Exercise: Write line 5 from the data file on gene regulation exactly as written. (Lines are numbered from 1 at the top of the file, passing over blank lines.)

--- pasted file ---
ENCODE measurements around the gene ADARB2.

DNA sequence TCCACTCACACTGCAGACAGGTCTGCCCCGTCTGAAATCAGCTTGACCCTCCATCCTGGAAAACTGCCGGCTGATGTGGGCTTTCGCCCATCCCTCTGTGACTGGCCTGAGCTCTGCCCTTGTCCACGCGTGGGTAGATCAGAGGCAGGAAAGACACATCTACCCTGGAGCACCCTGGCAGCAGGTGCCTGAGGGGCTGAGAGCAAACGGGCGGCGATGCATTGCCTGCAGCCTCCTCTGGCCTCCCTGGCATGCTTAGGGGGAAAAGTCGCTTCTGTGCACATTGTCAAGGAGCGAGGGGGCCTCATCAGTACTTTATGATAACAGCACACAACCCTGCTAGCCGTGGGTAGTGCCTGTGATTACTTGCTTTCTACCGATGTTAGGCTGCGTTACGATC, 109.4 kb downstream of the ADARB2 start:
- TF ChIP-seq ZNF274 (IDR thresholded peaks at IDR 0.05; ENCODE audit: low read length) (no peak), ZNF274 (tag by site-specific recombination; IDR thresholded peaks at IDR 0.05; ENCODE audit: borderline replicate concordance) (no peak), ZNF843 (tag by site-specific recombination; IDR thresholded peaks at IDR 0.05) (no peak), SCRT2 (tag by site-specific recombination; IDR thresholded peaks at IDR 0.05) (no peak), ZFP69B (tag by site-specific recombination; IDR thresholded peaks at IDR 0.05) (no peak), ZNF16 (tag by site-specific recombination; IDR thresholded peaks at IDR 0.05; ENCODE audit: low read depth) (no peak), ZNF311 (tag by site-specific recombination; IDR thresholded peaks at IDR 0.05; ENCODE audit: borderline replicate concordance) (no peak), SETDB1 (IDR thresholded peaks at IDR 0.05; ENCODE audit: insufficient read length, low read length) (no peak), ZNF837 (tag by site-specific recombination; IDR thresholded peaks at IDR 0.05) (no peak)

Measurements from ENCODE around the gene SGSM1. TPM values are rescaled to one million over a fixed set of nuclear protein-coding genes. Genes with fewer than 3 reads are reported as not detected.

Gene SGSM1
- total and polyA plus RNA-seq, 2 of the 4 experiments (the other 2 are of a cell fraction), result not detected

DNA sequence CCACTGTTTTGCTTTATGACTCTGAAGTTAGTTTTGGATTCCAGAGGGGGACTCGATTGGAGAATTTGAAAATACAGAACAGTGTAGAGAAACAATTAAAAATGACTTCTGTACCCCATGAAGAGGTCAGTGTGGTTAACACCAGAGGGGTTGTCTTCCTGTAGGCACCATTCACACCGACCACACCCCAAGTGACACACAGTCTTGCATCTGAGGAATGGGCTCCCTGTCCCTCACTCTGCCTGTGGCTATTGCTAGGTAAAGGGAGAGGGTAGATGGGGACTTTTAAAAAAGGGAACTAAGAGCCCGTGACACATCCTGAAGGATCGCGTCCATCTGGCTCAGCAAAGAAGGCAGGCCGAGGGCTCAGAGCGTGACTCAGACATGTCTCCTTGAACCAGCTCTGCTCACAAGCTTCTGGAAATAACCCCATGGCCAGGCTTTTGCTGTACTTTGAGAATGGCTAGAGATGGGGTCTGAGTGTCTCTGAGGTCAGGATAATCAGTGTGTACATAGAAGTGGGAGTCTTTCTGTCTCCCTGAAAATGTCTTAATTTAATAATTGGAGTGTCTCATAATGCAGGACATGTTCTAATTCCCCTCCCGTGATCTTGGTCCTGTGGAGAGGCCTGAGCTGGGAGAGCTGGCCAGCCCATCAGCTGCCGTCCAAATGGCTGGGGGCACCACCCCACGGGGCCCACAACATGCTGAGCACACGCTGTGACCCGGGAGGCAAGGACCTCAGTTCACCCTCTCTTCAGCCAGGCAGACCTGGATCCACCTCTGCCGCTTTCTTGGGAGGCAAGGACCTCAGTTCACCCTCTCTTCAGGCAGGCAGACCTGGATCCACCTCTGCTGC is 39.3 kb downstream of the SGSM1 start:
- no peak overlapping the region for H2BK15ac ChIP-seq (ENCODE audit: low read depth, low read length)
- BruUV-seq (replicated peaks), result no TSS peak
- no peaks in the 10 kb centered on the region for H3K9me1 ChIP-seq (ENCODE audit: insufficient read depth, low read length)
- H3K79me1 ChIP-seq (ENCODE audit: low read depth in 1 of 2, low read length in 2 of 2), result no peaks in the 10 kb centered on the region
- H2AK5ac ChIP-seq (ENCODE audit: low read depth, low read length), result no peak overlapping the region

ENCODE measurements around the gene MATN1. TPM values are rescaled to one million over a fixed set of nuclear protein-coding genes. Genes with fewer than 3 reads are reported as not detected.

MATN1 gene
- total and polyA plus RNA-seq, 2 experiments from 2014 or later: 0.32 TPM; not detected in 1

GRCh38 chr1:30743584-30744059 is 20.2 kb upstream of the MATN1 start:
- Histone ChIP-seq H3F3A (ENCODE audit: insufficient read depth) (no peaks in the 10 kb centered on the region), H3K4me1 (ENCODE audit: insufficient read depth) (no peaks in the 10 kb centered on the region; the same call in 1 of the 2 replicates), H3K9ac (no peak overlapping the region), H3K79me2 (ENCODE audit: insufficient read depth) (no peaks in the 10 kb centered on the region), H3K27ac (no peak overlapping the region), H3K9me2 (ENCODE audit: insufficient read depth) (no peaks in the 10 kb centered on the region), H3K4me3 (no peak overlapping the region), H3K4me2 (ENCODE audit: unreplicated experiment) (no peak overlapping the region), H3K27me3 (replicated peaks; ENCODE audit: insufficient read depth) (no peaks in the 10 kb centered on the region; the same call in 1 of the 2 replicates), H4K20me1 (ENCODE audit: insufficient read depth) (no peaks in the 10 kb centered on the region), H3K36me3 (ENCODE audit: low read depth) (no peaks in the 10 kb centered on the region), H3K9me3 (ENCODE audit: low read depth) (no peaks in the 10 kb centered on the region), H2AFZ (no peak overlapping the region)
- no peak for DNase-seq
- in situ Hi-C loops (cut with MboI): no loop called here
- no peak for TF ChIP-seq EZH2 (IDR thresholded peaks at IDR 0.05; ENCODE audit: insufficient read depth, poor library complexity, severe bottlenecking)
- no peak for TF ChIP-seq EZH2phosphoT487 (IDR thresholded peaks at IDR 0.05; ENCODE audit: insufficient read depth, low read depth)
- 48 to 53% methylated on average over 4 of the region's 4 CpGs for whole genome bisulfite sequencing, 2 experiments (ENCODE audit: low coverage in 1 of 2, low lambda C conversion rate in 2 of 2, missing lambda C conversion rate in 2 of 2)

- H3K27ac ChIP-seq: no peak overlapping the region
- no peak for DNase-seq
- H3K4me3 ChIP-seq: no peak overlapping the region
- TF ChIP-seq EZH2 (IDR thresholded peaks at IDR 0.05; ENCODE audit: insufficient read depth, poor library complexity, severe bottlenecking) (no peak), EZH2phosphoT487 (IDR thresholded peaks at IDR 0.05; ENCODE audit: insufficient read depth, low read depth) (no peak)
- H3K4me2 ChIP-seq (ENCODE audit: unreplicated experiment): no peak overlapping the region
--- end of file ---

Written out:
Gene SGSM1